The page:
Maybe it's just my social anxiety talking, but I probably know what you're thinking: "Another day in December, another liberal arts-educated music critic popping into the year-end echo chamber to whittle down 'the year in music' to the Year in Music? Who does this Brooklyn twenty-something think she is, speaking from her digital pulpit?" 

I don't blame you. The entire notion of ranking albums is, at heart, kind of silly. It's like scooping up a bucket of water at some beach, only to hoist it up as representative of not only the Atlantic, but the whole damn ocean. In a year defined largely by global anxiety, emotional pain and ample tragedy, standard critical praxis — especially from an individual perspective — feels like an indulgence. 

Reader, I can't promise you a bucket of seawater (not that you'd want mine; I've yet to earn a Pazz & Jop ballot). So, here's a leaden bucket of happy tears instead. We listen to music to feel good, after all. These records made me feel the best. Hopefully they make you happy, too.

10. Jeff Rosenstock - Worry
With Worry, Jeff Rosenstock proved his worth as punk’s leading auteur, but more importantly, as the guidance counselor all of us needed this year. Forget the accolades — we all owe him a great, big hug.

9. White Lung - Paradise
Mish Way and company served up one of the most infectious punk albums of recent memory with Paradise, awash with soaring hooks and southern gothic imagery: trailer-trash romances, floods of blood and sewage, and murder by arson, oh my! What a stunner.

8. Death Grips - Bottomless Pit
This album made my list at the suggestion of my upstairs neighbors, who liked it so much that they would make a point to bang on the floor whenever I put it on. You’re right, guys — “Spikes” is the jam!

7. Angel Olsen - Your Woman
If you haven’t had a good cry to Your Woman, then you’re probably in a happy relationship — or are emotionally numb. I wish I was you.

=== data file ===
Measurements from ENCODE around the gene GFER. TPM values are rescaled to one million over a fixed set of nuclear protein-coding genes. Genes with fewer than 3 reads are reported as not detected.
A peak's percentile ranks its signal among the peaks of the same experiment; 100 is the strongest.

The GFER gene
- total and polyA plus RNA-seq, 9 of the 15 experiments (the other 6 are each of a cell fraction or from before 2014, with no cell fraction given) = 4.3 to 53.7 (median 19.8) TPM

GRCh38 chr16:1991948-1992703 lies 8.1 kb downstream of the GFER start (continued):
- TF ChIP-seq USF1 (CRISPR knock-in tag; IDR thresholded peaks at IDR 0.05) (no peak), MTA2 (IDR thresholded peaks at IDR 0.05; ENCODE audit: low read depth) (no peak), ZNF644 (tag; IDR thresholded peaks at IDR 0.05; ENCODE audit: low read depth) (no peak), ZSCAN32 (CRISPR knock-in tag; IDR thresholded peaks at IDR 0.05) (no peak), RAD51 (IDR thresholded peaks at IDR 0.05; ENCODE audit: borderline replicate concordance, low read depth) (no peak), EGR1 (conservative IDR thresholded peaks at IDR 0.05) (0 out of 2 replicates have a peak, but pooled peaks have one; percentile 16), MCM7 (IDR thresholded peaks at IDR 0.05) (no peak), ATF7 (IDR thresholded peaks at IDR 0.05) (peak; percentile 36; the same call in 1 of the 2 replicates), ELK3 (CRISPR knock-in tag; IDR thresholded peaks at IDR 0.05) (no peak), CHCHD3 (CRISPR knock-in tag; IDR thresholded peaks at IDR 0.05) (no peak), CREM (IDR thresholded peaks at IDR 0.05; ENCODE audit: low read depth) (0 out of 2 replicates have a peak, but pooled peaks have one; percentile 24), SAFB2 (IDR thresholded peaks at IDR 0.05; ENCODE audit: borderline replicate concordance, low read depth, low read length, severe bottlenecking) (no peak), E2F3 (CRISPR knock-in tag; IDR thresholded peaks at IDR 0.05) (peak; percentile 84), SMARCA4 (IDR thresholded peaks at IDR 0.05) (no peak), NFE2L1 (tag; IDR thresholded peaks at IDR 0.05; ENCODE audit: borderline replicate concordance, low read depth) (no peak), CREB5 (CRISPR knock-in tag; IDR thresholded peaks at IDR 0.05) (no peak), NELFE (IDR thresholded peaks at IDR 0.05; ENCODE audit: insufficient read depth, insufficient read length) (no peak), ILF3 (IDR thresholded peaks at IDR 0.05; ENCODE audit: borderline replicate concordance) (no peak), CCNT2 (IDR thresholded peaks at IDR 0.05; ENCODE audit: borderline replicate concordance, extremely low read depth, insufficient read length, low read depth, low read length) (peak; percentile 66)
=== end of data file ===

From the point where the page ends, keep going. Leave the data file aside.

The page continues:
6. Crying - Beyond the Fleeting Gales
Lest you call me a Debbie Downer, I present to you the year’s funnest album. This thing’s a damn roller coaster.

5. Radiohead - A Moon Shaped Pool
Concise, sprawling and texturally rich, A Moon Shaped Pool easily stands as Radiohead’s best album since Amnesiac. Not just because it marks the long-awaited homecoming of “True Love Waits”; not just because of the premonitory gravity of “Burn the Witch” post-Trump; not even because it’s the best make-out soundtrack of 2016. No, it all comes down to the power of escapism. When depression comes a-knocking, A Moon Shaped Pool is the answer: a trip down an ice-slicked rabbit hole into sweet oblivion.

4. Nick Cave & the Bad Seeds - Skeleton Tree
If you thought your last breakup was bad, just listen to Skeleton Tree once or twice. With its cinematic heft and choral gloom, Cave’s crushing document of parental loss and existential turmoil has the uncanny ability to absorb the listener’s hurt into its painful crucible, like a black hole absorbing an unsuspecting star. And you thought you had it bad.

3. Danny Brown - Atrocity Exhibition
No less an album than the hip-hop equivalent of Finnegans Wake, Danny Brown’s opus accomplishes the rare feat of sonically translating the paranoia and helplessness of drug addiction — and the nihilistic void it begets — without relying on tropes or, worse yet, the bogged-down dreamscapes that have infested so much hip-hop as of late.

2. Joyce Manor - Cody
If there was ever a soundtrack for the disgruntled decade known as your 20s, this would be it. Insufferable one-night stands, nights spent naked in bed shivering next to someone who couldn't care less about breaking your heart, wistful recollections of stolen youth, botched acid trips. It’s all here, folks, and get this — Joyce Manor make the pain feel infectious, ebullient, freeing. Take that, quarter-life crisis.

1. The Hotelier - Goodness
Imagine a breakup where, instead of heading off to Amazon and buying a voodoo doll, you forgive, befriend and even HONOR your ex. Partially because your relationship is capable of transcending the boundaries between romantic and platonic, but mostly because you recognize that love is ephemeral and that all partnerships end with either a death or a breakup. Me, I’ll always be a petty asshole — but this album makes me think I can change. God bless it.


1. A Day to Remember - “Bullfight”
2. Red Hot Chili Peppers - “Go Robot”
3. Metallica - “Atlas, Rise!”
4. Beartooth - “Aggressive”
5. Stray From the Path - “The House Always Wins”
6. Chevelle - “Door to Door Cannibals”
7. Saliva - “Trust”
8. twenty one pilots - "Heathens"
9. Korn - "Take Me"
10. Everything Ever Written by Puddle of Mudd (it counts because they're timeless)

ICYMI, here are best of lists from Fred Pessaro and John Hill: